Chantilly in northern France isn’t the most appropriate place for an ivory dinner jacket, even in summertime. The untraditional setting is accompanied by two untraditional elements of James Bond’s ivory dinner jacket, made by Douglas Hayward. The most noticeable of these elements is the notch lapels, as opposed to the more traditional shawl collar or peak lapels on a dinner jacket. The lapels here differ in shape from Douglas Hayward’s signature notch lapels, which are cut straight across the top. The lapels have a concave curves along the top and a steeper gorge. The other untraditional part of this dinner jacket is beige horn buttons, as opposed to ordinary mother of pearl buttons or cloth-covered buttons. But since this dinner jacket is made of linen, the horn buttons and notch lapels make it possibly for this dinner jacket to double as a sports coat. Otherwise, this is primarily an ivory dinner jacket, with its button one front and jetted pockets. It also has four-button cuffs—as opposed to the usual three buttons that Douglas Hayward uses—and double vents. The shoulders are soft on the natural shoulder line and have roped sleeveheads. The cut is slightly draped with a nipped waist. The extra drape on this jacket that usually isn’t present on Hayward jackets is probably because linen doesn’t have as much give as wool has and thus needs extra room for movement.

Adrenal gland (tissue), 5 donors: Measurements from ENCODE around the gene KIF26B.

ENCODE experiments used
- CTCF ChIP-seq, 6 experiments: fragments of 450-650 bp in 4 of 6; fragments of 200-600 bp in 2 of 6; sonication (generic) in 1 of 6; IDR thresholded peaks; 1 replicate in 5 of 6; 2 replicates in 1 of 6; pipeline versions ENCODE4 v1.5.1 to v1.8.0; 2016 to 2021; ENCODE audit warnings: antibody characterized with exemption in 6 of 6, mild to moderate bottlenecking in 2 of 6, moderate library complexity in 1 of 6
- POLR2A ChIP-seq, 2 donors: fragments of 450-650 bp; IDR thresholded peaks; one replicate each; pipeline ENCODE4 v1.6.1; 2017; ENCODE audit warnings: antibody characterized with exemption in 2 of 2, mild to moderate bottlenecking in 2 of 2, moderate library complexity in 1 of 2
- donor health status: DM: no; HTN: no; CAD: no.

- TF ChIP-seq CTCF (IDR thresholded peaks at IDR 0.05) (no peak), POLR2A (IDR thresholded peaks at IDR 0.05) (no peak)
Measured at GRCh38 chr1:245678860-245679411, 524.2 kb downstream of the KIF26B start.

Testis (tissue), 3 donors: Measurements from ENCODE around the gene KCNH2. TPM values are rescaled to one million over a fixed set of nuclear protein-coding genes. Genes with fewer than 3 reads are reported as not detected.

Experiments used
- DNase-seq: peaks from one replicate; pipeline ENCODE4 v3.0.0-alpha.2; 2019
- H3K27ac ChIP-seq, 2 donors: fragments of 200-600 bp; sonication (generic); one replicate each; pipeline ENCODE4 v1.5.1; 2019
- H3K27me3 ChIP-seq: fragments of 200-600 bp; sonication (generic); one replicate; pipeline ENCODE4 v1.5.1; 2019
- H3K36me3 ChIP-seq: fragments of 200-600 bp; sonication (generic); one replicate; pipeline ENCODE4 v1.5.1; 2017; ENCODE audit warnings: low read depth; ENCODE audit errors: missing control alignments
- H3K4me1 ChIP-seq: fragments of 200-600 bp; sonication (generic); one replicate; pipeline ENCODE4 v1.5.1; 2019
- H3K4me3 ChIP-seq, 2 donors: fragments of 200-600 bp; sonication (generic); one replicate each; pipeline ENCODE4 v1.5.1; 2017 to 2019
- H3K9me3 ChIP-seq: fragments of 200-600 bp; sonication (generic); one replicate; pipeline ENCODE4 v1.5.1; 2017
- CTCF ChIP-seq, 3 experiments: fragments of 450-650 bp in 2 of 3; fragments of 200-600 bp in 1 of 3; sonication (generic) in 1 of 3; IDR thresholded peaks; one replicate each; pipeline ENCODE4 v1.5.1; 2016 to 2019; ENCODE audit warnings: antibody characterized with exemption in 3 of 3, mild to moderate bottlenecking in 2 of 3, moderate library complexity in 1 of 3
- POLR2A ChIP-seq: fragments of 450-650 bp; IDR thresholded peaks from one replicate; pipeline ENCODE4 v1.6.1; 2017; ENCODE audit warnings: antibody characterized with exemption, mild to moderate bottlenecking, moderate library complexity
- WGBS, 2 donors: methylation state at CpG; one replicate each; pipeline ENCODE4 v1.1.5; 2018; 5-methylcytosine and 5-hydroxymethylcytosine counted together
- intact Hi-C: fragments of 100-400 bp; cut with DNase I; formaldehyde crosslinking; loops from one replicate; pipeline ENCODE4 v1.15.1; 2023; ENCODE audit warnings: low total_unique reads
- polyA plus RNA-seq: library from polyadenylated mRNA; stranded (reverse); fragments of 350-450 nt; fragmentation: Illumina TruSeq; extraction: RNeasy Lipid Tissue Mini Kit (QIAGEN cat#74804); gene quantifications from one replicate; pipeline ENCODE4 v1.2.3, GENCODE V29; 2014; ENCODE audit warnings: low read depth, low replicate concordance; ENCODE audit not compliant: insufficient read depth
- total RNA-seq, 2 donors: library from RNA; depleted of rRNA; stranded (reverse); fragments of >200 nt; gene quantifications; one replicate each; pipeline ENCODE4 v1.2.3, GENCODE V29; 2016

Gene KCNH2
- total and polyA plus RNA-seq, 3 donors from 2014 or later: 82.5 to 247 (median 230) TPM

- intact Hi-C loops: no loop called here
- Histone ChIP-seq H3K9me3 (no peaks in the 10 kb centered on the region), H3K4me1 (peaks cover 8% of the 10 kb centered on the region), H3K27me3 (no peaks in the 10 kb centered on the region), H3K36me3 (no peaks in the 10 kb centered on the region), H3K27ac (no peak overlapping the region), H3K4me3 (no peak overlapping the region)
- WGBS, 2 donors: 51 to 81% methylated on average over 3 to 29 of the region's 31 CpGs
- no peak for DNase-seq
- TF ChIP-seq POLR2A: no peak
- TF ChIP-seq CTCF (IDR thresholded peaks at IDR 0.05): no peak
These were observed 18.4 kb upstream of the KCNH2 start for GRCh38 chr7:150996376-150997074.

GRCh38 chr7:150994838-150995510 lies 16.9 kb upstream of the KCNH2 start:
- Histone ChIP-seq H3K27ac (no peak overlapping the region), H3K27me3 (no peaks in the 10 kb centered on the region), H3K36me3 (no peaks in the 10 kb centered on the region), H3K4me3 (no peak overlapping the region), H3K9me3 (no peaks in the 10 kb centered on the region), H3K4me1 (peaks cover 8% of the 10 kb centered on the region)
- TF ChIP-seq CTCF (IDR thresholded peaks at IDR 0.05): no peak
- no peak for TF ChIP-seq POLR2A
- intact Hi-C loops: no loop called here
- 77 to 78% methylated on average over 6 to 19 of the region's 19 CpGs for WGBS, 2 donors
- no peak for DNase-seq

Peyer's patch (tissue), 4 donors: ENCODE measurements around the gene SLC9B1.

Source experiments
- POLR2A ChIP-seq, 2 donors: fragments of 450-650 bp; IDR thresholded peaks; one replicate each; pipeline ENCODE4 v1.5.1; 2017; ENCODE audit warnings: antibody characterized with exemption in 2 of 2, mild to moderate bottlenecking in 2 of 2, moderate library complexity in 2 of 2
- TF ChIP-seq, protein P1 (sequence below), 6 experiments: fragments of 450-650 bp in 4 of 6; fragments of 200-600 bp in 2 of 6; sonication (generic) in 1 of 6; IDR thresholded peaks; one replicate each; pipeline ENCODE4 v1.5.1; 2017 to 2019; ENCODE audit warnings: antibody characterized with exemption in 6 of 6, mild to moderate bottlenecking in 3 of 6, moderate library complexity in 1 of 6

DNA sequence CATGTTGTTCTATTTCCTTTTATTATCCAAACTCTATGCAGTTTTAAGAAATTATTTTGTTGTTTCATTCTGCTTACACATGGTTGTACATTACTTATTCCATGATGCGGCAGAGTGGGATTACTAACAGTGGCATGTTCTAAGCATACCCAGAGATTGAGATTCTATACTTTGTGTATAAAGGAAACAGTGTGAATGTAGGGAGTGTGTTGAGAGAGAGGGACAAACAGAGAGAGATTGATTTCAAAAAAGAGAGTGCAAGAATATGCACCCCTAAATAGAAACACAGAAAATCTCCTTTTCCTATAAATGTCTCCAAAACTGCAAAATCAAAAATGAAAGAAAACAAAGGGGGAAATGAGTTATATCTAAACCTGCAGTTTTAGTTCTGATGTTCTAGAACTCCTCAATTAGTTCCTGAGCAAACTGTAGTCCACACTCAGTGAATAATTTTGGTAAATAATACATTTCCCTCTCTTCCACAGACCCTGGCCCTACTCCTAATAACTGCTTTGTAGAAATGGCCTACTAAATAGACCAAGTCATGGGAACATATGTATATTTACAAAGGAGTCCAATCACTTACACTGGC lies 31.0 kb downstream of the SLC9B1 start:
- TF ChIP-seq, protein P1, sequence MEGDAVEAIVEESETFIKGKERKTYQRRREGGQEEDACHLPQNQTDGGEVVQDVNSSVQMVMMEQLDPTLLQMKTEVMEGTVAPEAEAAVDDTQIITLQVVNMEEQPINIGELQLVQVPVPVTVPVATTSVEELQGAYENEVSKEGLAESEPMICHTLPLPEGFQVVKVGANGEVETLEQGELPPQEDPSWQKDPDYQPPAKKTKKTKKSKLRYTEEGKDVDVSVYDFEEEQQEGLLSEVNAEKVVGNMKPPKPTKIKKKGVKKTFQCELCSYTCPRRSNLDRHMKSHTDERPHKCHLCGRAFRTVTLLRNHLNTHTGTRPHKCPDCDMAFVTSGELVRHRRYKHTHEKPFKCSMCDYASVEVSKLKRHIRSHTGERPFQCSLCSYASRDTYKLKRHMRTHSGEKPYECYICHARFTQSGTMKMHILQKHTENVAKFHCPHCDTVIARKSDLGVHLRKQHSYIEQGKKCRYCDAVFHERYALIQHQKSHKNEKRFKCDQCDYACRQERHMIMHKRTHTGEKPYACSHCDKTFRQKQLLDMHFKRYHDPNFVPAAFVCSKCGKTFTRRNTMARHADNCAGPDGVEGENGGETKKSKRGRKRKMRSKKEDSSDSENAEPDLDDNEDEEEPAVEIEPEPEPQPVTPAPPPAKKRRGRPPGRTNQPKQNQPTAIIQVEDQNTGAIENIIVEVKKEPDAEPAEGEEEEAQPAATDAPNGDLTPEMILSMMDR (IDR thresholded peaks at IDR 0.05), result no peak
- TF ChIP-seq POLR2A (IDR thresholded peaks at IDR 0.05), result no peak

The Douglas Hayward straight-leg trousers are black with a satin stripe down each leg, and the black bow tie is in matching satin silk. Bond’s white dress shirt made by Frank Foster has a spread collar, double cuffs, a pleated front and mother of pearl buttons. Bond also briefly wears a pair of round translucent brown tortoise shell sunglasses with a keyhole, which have the ability to see through tinted glass). Does anyone know the origin of these sunglasses?
Though Bond is undercover as James St. John Smythe, this is certainly an outfit equally as appropriate for the Bond character.